How to Send An Apology Email

When you spill the proverbial milk all over a marketing email, it can be tempting to hold your breath, cross your fingers and hope no one notices.

And since your audience is behind computer screens elsewhere, you probably won’t see many reactions (especially if they’re not on Twitter).

They’ll certainly notice some things; they may not notice (or care about) others. When do you play it safe and apologize? And when do you leave it alone?

Incorrect Info

This one’s a given. If you send out incorrect information, you’re going to have to set the record straight with an email like this one from Wawa:

Though you can certainly give your readers a way to respond by linking back to your site, your emphasis should be squarely on the correction. Since your original message has people operating under false information, corrections are best sent out as soon as possible.

Details Left Behind


It’s difficult to catch every little detail before sending out an email. Sometimes, missing one little detail can mean subscribers get a hugely different message from what you intended.

So it’s important that you fill in the blanks as soon as possible, like Shoo Foo does here:

Now, depending on how long your error went without being corrected and how deep of a discount you’re offering, you may want to consider adjusting the sale to run the way you advertised it.

If that’s not possible, make sure to communicate to subscribers how truly sorry you are for the inconvenience.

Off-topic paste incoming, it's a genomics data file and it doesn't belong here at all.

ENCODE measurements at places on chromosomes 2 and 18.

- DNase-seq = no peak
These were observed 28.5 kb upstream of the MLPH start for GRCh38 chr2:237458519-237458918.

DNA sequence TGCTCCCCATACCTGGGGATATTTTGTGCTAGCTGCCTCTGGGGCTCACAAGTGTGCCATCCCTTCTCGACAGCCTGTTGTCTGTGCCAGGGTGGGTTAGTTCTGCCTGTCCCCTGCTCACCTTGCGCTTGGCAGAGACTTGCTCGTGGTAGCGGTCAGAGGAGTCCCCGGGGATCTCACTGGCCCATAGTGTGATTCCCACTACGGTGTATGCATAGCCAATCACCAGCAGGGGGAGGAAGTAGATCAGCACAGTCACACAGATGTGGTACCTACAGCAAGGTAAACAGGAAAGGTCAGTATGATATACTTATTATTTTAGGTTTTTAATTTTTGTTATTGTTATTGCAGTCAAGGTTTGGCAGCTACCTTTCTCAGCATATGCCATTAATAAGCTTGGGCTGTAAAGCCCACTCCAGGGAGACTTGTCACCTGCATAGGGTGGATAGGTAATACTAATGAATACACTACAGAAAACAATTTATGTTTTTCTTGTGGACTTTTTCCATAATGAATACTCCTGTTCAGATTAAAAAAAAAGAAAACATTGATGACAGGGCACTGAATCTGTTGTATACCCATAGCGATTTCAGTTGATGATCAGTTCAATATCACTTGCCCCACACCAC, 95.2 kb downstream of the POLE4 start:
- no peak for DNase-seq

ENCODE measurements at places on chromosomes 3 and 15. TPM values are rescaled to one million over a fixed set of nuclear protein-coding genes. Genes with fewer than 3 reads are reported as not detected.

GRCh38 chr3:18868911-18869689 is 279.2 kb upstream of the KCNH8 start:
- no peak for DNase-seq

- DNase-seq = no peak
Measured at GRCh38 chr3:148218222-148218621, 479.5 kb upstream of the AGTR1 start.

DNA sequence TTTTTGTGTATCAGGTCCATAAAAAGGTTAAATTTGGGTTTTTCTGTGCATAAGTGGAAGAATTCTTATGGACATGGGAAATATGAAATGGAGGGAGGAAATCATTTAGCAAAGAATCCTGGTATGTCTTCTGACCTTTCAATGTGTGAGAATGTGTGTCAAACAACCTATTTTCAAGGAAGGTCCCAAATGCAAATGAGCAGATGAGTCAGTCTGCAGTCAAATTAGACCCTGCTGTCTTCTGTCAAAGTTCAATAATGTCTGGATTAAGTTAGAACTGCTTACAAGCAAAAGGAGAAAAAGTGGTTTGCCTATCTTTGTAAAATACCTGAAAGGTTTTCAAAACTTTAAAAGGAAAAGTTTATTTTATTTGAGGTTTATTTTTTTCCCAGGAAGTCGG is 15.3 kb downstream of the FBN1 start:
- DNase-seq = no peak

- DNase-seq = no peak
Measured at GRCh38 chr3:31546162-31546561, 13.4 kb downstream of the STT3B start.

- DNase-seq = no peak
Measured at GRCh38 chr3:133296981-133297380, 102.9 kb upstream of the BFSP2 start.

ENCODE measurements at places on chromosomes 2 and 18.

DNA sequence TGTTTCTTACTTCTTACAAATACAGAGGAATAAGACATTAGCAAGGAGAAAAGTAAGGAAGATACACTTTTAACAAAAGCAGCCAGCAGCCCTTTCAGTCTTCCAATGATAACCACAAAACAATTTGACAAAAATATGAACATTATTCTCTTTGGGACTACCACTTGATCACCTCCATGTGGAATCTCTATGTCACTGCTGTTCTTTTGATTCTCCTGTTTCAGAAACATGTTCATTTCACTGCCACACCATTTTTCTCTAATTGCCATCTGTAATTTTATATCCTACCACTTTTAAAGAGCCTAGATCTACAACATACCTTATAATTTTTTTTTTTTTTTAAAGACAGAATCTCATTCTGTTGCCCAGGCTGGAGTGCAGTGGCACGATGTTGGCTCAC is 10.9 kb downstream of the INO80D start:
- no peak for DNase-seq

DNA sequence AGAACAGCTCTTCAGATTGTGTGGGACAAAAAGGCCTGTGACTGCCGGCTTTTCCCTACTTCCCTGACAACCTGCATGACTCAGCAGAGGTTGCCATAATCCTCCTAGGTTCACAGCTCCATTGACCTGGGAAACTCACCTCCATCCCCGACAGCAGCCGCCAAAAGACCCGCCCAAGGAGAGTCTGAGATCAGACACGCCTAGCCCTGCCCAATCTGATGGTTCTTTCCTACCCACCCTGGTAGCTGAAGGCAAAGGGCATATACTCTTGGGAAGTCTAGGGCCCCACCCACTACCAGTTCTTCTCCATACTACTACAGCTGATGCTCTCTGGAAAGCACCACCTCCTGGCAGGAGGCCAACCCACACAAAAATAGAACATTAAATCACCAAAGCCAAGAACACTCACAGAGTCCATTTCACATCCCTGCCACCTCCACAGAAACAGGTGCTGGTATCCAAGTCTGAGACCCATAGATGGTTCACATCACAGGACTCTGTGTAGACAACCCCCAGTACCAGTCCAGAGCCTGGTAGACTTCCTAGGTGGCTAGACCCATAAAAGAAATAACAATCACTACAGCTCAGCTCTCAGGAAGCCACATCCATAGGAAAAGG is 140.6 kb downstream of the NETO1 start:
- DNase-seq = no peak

Tiny Typos

If you accidentally send a typo, it can be tempting to tell your readers that you caught it, like Shopify‘s first paragraph here. Not only does this help you recoup some dignity, it shows transparency, which can build trust in your company – your readers know you’re always giving them the straight story.

But there can be such a thing as too much transparency. No one needs to know every breath your business takes. If a mistake’s tiny enough that readers, if they noticed, wouldn’t care, it’s probably not worth wasting their time by calling it out.

Jokes Gone Wrong


April Fools Day can inspire all kinds of business-to-customer fun. Which, unfortunately, can result in all kinds of customer-to-business panic. Depending on the size of the uproar, you may want to quiet it with an email, like Dreamhost did.

Notice how their apology was tucked among other content in their newsletter? It’s likely that anyone extremely worried about the situation had already sought out the straight story. So this response isn’t urgent, but it does answer any lingering questions.

One more thing – in the case of a misunderstood joke, it’s important not to make anyone feel…less than intelligent. Dreamhost used silly humor; whatever approach you take should be just as gentle.

A Serious Slip-Up


Occasionally, you might really mess up and offer readers something they can’t actually get. Along with your regrets, you may want to send them something to make up for their disappointment, like Dot Perkins does here.

A word of caution, though: it’s poor taste to use apology emails to push an offer. If you’re including a discount or coupon in the message, make sure it’s significant enough to be appreciated. Otherwise, it may look like a poorly masked attempt to make sales.

So When Should You Send That Apology?

Ask yourself these two questions:

  • Would subscribers be inconvenienced if I didn’t send an apology?
  • Was it a bad enough mistake that I truly do owe them a heartfelt message of regret?

If you respond with a “yes” to either questions, then you’ve got your answer.

What Are You Sorry For?

Of course, we’re hoping you have nothing to be sorry for.

But we do all make mistakes. Have you ever found yourself in a situation where you needed to apologize to your subscribers?

How did you handle it?